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Prosecuting Homicide

Murder and manslaughter are two of the offences that constitute homicide.

Manslaughter can be committed in one of three ways:

  1. killing with the intent for murder but where there is provocation, diminished responsibility or a suicide pact.
  2. conduct that was grossly negligent given the risk of death, and resulted in death.
  3. conduct, taking the form of an unlawful act involving a danger of some harm, that caused death.

With some exceptions, the crime of murder is committed, where a person:

  • of sound mind and discretion (i.e. sane):
  • unlawfully kills (i.e. not self-defence or other justified killing)
  • any reasonable creature (human being)
  • in being (born alive and breathing through its own lungs)
  • under the Queen's Peace
  • with intent to kill or cause grievous bodily harm.

There are other specific homicide offences, for example, infanticide, causing death by dangerous driving, and corporate manslaughter.

Find out more about prosecuting homicide

Matthew Hamlen found guilty of murder after acquittal four years ago


Matthew Hamlen, 37, from Eastleigh was convicted on 23 February 2016 at Winchester Crown Court of the murder of Georgina Edmonds, who was found dead at her home in Brambridge, in January 2008. Although he was acquitted of her murder at the end of a trial in 2012, Matthew Hamlen was re-tried under the retrial of serious offences (double jeopardy) legislation, after new and compelling DNA evidence was found.

Following the conviction, Ian Harris, Head of the  Crown Prosecution Service in Wessex' Complex Casework Unit said: "Georgina Edmonds, an elderly lady, was brutally and callously murdered in her own home. It has taken two trials and eight long years for her family to obtain justice. We would like to thank and pay tribute to her family, her friends and to all those who assisted the police, gave evidence and supported the prosecution.

"Two years ago, as a result of their detailed and painstaking forensic examination, Hampshire  Police were able to present us with powerful fresh evidence.

"The Director of Public Prosecutions, Alison Saunders, gave her consent for the re-arrest of Matthew Hamlen and the Court of Appeal granted our application to charge him again with the murder of Georgina Edmonds.

"The new and fresh evidence was that a DNA profile matching Matthew Hamlen was found on the left hand sleeve on the back of Mrs Edmonds' blouse. The forensic expert said that the probability of obtaining the matching results was 26 million times more likely if the DNA was from Matthew Hamlen, rather than from someone unrelated to him.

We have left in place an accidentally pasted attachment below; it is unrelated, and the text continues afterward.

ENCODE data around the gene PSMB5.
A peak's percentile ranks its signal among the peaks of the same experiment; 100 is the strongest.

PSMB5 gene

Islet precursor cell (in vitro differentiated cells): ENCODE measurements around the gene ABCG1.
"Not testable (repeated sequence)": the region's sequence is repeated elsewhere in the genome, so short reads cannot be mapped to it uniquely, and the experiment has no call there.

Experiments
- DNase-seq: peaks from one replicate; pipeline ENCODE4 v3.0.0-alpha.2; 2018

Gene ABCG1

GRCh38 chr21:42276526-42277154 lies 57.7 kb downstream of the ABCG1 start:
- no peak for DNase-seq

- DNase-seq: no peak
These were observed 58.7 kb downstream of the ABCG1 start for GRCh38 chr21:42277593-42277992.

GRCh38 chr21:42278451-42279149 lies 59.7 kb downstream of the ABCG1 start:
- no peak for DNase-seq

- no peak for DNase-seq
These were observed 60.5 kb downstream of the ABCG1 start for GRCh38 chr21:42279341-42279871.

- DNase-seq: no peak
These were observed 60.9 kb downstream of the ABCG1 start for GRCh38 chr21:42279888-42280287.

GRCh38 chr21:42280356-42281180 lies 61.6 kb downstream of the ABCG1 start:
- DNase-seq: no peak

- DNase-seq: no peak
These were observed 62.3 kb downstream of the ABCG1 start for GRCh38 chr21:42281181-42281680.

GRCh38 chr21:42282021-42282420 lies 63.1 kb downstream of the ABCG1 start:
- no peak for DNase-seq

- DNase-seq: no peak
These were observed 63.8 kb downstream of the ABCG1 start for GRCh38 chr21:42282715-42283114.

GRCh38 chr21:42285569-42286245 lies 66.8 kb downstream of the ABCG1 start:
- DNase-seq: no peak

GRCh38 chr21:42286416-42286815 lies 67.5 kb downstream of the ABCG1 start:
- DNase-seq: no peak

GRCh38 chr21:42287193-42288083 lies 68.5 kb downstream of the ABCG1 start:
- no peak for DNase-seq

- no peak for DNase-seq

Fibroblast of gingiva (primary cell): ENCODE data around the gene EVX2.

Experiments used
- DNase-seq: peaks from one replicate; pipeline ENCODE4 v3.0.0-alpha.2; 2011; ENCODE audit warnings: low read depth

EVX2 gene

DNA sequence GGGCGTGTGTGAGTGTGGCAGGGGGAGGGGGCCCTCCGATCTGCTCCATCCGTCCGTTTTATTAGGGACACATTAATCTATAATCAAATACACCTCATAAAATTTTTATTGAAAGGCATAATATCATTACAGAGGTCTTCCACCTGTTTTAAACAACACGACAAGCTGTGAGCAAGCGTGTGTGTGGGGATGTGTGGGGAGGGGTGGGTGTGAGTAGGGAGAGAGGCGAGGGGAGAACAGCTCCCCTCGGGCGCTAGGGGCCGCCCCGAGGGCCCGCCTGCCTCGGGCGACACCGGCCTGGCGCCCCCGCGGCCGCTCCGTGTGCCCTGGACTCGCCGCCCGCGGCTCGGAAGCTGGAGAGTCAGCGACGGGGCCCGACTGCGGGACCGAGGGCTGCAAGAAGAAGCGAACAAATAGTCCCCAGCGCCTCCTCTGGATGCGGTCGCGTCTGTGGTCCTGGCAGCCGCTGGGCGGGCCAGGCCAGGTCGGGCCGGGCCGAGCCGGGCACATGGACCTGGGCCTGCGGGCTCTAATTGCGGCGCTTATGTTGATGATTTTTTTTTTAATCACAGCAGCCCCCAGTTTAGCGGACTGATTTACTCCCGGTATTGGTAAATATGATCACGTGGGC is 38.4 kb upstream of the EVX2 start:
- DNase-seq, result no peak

"Matthew Hamlen always denied that he was responsible for the killing and said that he could not remember what his whereabouts were at the time of her murder.

"During a six-week trial at Winchester Crown Court the jury heard evidence from different experts, from Mrs Edmonds' son, Harry, daughter Georgina and from friends of the family.

"After hearing both the prosecution and the defence case, the jury was satisfied that Matthew Hamlen had murdered Mrs Edmonds and found him guilty.

"This case demonstrates the determination of both the Crown Prosecution Service in Wessex and Hampshire Police to work together in order to bring offenders before the courts and to obtain justice for the victims of crime."


Notes to Editors

  1. For media enquiries call the CPS Press Office on 020 3357 0906; Out of Hours Pager 07699 781 926
  2. For the latest in breaking news from the CPS Press Office follow @cpsuk and visit our official News Brief -
  3. The CPS consists of 13 Areas in total, each headed by a Chief Crown Prosecutor (CCP). In addition, there are three national casework divisions: Specialist Fraud (formerly Central Fraud and Welfare, Rural & Health Divisions), Special Crime & Counter Terrorism and Organised Crime. CPS Direct is a 'virtual' 14th Area which provides charging decisions to all police forces and other investigators across England and Wales - it operates twenty-four hours, seven days a week, 365 days a year.
  4. At 31 March 2015 we employed a workforce of approximately 5,895 staff (full time equivalent), including around 2,255 prosecutors and 3,288 caseworkers and administrators. Further information can be found on our website:
  5. The CPS, together with police representatives (formerly ACPO) and media representatives, has developed a Protocol for the release of prosecution material to the media. This sets out the type of prosecution material that will normally be released, or considered for release, together with the factors we will take into account when considering requests. Read the Protocol for the release of prosecution material to the media.